Resolutions adopted by the Security Council are binding on all UN member states, but the UN has little opportunity to take action against countries that ignore this. Interest from UN member states for the important 1325 has been somewhat cool. In order for the resolution to be a workshop in a country, a national action plan is required. After 20 years, still only 44% of UN member states have developed such action plans, and only 24% have allocated a budget to implement the Women, Peace and Security Agenda. Without money, there are few opportunities to move forward.

1325 as a tool

In the countries where the resolution has had the greatest impact and made a difference, it has not happened mainly because a government has taken it seriously and made reforms, but because the country's women's movement has been able to use 1325 as a tool and argument to hold its leaders accountable. and demand a place in the work of peace. This does not happen overnight but is often unfortunately a very slow process. Here, Colombia is an example, where the women's and peace movement merged in Women for Peace. Their negotiations and peace work were then able to incorporate concrete proposals and recommendations into the formal peace negotiations and a peace agreement was finally signed at the end of 2016.

One of the parts of the agenda where it has been most difficult to make progress is precisely women's participation in peace negotiations. It is a waste not to use all competent women who have endless experience of how peace is best built in their countries and societies. This "waste" is a result of discrimination, patriarchal structures and an unwillingness to change. Therefore, the feminist perspective is necessary to achieve better results in the future.

Need for more areas

It becomes clear that Women, Peace and Security Agenda and Resolution 1325 must in the future cover more areas that affect women's opportunities to participate and gain real influence. This applies above all to women's economic rights, but also to the fact that women's civil society and local women's rights organizations must receive more support, both politically and financially.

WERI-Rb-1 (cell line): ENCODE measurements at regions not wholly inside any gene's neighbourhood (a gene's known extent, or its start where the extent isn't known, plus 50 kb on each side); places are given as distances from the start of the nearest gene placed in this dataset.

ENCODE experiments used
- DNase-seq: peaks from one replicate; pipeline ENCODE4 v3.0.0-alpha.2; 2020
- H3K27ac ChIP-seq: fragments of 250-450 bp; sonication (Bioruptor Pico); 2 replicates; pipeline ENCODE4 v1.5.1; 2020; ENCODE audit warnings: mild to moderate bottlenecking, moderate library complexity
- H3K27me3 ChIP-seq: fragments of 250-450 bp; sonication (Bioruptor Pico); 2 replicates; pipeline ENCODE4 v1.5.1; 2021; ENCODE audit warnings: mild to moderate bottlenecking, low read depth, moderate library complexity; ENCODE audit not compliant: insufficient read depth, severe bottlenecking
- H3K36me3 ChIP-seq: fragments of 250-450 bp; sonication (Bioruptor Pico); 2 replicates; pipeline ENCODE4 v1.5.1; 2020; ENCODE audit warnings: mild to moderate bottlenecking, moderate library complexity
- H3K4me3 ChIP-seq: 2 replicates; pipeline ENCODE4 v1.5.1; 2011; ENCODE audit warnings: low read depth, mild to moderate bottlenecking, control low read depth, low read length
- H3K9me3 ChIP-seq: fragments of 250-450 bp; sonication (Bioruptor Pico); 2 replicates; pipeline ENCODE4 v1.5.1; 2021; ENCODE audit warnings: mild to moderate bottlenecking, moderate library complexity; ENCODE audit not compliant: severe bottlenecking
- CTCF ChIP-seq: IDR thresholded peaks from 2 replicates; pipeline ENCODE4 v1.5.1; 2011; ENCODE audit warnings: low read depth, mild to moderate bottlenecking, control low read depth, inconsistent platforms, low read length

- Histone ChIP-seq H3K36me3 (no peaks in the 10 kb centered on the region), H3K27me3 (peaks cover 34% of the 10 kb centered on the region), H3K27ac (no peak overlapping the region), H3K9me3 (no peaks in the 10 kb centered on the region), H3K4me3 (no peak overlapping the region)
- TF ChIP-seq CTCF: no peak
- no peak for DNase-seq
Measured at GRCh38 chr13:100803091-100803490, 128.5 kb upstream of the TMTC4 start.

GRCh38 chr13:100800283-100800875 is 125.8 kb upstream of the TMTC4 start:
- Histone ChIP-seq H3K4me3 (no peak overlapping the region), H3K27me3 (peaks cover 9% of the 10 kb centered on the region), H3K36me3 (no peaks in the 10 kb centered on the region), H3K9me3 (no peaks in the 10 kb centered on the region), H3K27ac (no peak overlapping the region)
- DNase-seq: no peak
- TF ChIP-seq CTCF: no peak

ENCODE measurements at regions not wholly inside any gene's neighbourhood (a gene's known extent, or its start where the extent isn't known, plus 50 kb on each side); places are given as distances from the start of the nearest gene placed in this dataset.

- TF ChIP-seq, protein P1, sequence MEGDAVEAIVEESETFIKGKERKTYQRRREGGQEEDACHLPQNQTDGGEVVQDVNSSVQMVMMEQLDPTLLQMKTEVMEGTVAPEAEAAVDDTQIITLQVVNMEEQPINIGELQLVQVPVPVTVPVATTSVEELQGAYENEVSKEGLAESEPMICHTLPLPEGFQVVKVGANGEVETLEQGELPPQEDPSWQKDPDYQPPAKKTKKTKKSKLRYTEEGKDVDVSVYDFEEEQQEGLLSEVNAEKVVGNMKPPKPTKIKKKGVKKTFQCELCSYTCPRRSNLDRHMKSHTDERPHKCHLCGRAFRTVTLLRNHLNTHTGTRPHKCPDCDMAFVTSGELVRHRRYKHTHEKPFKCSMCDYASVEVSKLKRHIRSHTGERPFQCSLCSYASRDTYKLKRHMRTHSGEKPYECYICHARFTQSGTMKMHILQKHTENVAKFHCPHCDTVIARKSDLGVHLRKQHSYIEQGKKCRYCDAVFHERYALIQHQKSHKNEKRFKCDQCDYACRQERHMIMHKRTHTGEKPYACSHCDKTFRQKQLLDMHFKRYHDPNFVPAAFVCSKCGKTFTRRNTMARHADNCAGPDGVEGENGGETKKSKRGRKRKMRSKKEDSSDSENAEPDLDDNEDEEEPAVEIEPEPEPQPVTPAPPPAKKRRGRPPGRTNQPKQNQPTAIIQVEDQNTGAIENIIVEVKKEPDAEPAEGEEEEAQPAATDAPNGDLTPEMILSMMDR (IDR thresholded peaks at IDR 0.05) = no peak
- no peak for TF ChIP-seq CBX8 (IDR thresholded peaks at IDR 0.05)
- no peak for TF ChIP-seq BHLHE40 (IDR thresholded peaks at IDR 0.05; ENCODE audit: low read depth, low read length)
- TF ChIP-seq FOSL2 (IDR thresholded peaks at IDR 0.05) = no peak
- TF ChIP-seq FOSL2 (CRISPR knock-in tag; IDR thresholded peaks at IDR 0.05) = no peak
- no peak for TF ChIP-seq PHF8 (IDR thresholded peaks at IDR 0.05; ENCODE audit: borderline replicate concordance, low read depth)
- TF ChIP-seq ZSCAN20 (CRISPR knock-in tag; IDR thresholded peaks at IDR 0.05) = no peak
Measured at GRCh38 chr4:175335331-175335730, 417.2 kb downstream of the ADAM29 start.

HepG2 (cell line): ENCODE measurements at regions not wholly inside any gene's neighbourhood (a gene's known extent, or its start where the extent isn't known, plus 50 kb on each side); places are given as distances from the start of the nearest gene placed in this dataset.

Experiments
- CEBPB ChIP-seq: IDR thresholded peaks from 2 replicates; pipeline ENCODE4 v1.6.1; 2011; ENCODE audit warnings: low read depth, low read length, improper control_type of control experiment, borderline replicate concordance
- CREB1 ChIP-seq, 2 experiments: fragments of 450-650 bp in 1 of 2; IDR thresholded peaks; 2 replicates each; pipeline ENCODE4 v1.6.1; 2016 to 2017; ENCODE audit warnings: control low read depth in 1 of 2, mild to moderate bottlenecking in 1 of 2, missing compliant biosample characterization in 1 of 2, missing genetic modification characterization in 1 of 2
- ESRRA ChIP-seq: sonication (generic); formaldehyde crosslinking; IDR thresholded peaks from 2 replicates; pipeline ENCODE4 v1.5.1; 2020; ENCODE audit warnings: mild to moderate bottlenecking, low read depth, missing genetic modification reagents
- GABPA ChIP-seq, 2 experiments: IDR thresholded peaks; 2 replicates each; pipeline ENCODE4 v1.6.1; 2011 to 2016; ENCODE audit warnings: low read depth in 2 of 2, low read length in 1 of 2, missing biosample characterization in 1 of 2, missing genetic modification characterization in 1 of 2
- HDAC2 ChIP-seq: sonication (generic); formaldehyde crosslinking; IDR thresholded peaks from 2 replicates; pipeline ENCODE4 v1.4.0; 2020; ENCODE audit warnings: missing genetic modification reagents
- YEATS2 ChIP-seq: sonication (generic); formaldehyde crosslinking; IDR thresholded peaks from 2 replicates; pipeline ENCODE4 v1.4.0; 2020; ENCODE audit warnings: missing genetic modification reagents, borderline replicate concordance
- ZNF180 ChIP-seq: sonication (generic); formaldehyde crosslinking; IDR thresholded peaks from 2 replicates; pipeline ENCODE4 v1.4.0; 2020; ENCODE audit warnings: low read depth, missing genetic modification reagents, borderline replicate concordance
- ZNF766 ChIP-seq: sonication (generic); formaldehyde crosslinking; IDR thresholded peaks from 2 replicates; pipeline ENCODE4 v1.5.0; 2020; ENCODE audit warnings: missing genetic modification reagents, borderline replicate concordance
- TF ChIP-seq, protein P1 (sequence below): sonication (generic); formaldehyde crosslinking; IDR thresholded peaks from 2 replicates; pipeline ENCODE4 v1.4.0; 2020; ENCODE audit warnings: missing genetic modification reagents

Women today have too little power and influence over economic decisions. This concerns, for example, the right to land and property. In several countries, there is discriminatory legislation that prevents women from inheriting and from owning, for example, real estate. Empowering women financially is also about education and being able to enter the labor market.

In many countries, civil society is women's only chance for influence as they are ported from official positions of power. Donors must become better at giving civil society in these countries proper funding in order to increase women's power and participation.

We also know that women's rights organizations are often particularly vulnerable in societies with shrinking democratic space. Here it is now even more difficult for activists to fight for women's rights, democracy and to work for peace and their voices risk becoming silent without strong support.

In the rearview mirror, 1325 has nevertheless been completely revolutionary, even though the Women's Peace and Security Agenda has not reached the end. Now it remains for the UN, other international actors and the women's rights movement to increase their ambitions in the coming decades.

This is a chronicle. The author is responsible for analysis and opinions in the text.